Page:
FIG. 3( b) shows a DESI-generated spectrum identifying chemical warfare stimulating agent residue desorbed at atmospheric pressure and ambient conditions from a washing nitrile glove;

FIG. 4( a) shows a DESI-generated spectrum identifying an alkaloid in a plant seed;

FIG. 4( b) shows a DESI-generated spectrum resulting from a single imaging-type scan across a plant stem;

FIG. 4( c) shows a DESI-generated spectrum resulting from a single imaging-type scan across a tomato surface;

FIG. 5 shows a DESI-generated spectrum of a bleeding wound in human subject and confirms the presence of expected components;

FIGS. 6( a-c) shows DESI-generated spectra typical of amino acids and proteins desorbed from surfaces;

FIG. 7 shows a DESI-generated spectrum for bovine cytochrome C ionized from a solid surface;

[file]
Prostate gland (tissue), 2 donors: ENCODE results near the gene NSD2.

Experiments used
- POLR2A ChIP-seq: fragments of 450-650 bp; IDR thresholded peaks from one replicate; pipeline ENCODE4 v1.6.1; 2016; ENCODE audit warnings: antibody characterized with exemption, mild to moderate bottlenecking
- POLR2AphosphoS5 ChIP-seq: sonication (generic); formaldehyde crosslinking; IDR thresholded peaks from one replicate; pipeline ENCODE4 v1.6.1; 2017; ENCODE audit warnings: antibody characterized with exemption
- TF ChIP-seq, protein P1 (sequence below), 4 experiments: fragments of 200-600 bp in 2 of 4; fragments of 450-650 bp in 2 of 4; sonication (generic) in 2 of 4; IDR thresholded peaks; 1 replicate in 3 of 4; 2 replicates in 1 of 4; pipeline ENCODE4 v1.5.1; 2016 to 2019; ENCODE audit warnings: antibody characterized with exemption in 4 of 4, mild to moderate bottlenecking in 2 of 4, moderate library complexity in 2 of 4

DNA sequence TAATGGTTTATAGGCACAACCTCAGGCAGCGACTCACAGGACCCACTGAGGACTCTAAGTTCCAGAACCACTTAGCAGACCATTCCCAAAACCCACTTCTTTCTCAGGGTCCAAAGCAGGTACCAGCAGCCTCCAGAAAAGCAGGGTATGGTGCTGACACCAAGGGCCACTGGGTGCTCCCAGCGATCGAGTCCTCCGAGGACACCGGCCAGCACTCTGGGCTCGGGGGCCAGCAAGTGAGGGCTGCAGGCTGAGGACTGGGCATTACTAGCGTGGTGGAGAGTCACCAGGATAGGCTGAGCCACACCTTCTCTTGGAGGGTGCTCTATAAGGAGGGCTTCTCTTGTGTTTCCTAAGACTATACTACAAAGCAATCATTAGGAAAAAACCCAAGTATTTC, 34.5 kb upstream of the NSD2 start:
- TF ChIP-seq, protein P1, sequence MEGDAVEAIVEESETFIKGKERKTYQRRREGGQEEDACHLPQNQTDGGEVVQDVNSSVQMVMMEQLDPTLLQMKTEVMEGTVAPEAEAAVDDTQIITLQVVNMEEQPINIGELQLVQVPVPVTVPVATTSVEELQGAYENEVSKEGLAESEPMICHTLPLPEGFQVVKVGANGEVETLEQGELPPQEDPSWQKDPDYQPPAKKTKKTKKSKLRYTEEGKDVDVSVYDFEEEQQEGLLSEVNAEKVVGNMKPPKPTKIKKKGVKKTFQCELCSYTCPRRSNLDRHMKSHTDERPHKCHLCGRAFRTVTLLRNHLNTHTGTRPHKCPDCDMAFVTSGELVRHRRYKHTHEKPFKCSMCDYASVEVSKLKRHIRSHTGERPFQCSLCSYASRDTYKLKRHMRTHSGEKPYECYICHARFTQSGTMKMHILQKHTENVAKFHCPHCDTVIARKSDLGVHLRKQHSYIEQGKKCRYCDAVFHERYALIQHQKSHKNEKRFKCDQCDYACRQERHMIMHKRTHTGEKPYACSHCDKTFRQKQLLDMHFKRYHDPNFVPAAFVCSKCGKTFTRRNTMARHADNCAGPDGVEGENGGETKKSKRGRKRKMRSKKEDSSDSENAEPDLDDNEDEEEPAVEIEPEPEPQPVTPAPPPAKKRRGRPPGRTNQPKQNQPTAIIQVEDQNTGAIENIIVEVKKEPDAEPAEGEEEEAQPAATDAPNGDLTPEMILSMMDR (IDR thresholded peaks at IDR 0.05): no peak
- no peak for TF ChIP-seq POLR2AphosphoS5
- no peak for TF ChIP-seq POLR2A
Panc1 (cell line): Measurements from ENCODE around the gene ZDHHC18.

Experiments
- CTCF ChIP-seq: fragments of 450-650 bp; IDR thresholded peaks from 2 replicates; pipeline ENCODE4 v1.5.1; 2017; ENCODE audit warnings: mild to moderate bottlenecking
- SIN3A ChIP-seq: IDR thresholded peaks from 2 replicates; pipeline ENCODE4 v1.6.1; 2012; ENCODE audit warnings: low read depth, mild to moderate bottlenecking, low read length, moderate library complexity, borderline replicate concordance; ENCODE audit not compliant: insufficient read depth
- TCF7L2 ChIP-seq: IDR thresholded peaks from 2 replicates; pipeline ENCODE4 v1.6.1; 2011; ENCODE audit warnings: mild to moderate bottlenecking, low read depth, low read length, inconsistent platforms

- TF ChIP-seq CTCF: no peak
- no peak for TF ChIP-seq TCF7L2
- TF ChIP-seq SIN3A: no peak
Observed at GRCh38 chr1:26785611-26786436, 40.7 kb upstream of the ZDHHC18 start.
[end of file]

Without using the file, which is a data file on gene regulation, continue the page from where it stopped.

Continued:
FIG. 8 shows the usefulness of the present invention in identifying enantiomeric compositions;

FIGS. 9( a-c) show DESI-generated spectra of ions desorbed from the surface of a pharmaceutical tablet;

FIG. 10 shows a DESI spectrum that confirms the presence of drug metabolites on the skin of the subject;

FIG. 11 shows the detection of drugs and drug metabolites in urine by means of the present invention;

FIGS. 12( a-c) shows the fingerprinting or mapping of bacteria by means of the present invention; and

FIG. 13 shows an alternative embodiment of a device made according to the present invention adapted for use in imaging the sample surface in finer detail.

DETAILED DESCRIPTION OF THE PREFERRED EMBODIMENTS